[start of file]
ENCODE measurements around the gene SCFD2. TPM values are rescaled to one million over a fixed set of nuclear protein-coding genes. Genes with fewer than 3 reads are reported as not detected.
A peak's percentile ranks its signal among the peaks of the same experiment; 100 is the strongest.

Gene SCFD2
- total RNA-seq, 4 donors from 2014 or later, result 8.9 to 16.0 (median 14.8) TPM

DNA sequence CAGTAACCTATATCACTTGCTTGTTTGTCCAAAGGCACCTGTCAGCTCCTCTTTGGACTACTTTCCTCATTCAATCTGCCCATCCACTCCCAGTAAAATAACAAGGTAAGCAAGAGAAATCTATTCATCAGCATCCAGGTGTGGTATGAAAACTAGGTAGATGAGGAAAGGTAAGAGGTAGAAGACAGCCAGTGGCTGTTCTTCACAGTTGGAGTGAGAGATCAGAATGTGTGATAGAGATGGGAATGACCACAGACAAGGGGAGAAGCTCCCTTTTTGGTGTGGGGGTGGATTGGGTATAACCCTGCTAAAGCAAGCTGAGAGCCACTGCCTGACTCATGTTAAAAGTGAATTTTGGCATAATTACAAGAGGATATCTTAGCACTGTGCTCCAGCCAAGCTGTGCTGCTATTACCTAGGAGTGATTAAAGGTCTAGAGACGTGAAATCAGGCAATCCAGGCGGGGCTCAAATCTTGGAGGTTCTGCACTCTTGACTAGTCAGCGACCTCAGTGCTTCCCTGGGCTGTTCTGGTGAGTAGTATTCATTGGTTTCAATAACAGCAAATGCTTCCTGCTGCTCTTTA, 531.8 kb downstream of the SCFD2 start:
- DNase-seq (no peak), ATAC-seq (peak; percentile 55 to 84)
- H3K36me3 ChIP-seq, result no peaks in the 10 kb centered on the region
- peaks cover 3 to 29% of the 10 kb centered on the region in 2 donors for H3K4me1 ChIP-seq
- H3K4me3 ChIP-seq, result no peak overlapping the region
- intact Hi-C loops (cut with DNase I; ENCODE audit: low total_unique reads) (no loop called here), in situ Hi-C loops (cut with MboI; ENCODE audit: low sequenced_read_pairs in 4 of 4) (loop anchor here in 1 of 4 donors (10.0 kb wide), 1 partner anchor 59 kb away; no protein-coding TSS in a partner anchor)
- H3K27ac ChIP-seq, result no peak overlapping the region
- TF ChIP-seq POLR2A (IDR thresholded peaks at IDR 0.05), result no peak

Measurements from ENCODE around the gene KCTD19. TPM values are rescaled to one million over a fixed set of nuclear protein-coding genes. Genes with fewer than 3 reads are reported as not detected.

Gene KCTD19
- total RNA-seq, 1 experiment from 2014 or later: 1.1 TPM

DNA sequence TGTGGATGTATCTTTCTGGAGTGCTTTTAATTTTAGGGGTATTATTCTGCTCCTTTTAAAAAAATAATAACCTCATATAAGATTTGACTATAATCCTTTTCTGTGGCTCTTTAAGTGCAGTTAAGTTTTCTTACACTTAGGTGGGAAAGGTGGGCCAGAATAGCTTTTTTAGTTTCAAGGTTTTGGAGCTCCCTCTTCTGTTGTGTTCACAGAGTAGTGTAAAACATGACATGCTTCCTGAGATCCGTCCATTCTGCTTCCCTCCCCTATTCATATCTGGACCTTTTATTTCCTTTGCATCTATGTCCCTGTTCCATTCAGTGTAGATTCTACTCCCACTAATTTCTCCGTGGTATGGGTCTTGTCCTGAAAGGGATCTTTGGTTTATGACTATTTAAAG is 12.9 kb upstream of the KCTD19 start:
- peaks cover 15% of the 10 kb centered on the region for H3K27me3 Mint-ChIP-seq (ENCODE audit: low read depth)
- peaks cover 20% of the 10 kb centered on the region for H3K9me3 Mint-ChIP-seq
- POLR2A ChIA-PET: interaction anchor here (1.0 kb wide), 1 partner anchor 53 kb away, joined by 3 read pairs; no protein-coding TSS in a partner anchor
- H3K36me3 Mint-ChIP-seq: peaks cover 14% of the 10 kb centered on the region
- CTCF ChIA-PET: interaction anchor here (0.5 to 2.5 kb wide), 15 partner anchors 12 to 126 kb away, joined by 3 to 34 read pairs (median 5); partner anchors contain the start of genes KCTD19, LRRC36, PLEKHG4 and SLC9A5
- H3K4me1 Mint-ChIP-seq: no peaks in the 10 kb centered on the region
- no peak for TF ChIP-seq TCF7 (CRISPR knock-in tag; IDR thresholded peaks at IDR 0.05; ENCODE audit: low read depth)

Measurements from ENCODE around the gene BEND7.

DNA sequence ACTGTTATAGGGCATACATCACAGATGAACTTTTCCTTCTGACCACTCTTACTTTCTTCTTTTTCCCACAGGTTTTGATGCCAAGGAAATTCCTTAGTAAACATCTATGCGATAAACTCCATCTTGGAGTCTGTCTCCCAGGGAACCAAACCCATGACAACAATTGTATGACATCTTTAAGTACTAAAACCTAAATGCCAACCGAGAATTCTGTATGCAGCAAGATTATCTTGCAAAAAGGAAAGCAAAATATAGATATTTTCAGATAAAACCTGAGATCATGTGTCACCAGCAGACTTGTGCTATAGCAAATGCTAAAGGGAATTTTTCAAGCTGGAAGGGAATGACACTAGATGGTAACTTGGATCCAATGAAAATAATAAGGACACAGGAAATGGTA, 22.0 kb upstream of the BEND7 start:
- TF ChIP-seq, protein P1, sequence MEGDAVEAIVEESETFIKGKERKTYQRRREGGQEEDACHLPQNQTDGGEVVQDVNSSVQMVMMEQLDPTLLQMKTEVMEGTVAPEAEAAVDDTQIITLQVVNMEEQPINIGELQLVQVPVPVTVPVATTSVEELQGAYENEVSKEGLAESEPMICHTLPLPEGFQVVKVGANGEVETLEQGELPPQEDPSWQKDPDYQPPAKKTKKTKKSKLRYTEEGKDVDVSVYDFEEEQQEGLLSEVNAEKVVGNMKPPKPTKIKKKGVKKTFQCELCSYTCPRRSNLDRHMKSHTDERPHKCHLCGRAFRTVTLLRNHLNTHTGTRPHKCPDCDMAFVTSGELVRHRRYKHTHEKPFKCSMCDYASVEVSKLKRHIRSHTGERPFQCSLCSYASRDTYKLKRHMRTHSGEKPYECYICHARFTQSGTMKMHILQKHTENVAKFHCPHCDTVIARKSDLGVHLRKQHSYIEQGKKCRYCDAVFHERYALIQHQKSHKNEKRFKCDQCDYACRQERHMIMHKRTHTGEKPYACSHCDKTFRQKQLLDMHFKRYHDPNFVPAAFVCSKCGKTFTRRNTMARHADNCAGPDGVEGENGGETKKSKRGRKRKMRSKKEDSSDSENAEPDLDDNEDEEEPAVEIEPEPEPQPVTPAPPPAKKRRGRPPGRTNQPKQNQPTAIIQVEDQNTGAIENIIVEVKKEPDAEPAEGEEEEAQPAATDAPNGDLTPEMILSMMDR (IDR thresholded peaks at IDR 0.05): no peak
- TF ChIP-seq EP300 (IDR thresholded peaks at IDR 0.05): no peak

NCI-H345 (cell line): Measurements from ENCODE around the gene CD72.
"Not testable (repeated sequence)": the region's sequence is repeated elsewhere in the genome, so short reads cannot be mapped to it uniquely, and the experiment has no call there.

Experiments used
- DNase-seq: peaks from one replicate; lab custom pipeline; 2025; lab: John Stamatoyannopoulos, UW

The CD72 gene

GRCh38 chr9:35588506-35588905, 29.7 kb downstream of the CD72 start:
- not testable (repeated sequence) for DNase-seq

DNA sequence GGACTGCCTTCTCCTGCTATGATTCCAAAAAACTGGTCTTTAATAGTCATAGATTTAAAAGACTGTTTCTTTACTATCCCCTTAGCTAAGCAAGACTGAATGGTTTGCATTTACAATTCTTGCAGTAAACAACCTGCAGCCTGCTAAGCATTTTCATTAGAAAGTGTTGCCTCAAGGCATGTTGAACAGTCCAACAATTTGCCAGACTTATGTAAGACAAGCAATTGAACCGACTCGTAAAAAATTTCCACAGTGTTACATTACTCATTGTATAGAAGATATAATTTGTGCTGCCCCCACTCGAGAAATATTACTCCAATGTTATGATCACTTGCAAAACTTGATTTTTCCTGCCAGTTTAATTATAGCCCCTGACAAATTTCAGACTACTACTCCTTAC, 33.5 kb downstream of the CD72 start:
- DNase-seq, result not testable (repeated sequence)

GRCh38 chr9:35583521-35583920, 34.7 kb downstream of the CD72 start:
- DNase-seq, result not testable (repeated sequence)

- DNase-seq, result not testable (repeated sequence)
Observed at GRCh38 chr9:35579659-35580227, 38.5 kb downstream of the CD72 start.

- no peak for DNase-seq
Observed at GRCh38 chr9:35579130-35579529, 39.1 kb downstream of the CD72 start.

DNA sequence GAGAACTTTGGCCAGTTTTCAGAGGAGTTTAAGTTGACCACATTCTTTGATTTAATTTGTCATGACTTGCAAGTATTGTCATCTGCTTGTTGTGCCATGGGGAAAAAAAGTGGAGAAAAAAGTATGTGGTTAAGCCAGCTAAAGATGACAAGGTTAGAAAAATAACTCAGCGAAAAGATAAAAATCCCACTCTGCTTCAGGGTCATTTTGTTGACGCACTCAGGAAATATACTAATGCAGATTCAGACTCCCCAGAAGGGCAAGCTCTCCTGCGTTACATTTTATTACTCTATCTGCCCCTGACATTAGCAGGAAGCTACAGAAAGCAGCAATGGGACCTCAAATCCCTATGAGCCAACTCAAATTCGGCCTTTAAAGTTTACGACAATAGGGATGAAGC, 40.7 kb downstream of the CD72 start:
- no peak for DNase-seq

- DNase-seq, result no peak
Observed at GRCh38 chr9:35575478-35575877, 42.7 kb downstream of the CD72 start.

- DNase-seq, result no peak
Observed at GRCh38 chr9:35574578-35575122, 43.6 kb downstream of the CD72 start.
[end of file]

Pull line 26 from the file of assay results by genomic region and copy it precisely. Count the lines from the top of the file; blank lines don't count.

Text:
- TF ChIP-seq, protein P1, sequence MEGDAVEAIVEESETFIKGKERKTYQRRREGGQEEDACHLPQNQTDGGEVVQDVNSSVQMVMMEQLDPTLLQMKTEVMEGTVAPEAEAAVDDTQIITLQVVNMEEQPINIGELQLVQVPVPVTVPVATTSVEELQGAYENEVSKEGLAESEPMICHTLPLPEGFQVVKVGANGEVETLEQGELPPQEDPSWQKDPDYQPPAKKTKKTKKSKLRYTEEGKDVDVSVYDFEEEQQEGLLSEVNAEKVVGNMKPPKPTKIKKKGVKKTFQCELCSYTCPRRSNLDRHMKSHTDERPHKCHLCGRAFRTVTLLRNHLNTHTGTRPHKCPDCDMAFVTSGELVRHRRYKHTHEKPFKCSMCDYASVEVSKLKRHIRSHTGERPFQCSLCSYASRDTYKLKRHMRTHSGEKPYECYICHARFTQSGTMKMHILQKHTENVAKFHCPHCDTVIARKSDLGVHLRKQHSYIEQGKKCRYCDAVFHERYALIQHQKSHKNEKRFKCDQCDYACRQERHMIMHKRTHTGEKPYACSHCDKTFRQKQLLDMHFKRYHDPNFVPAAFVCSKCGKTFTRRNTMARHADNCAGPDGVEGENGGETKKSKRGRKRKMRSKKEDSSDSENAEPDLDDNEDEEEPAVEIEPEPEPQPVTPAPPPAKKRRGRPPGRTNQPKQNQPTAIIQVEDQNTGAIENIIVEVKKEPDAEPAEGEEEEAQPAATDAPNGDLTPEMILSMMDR (IDR thresholded peaks at IDR 0.05): no peak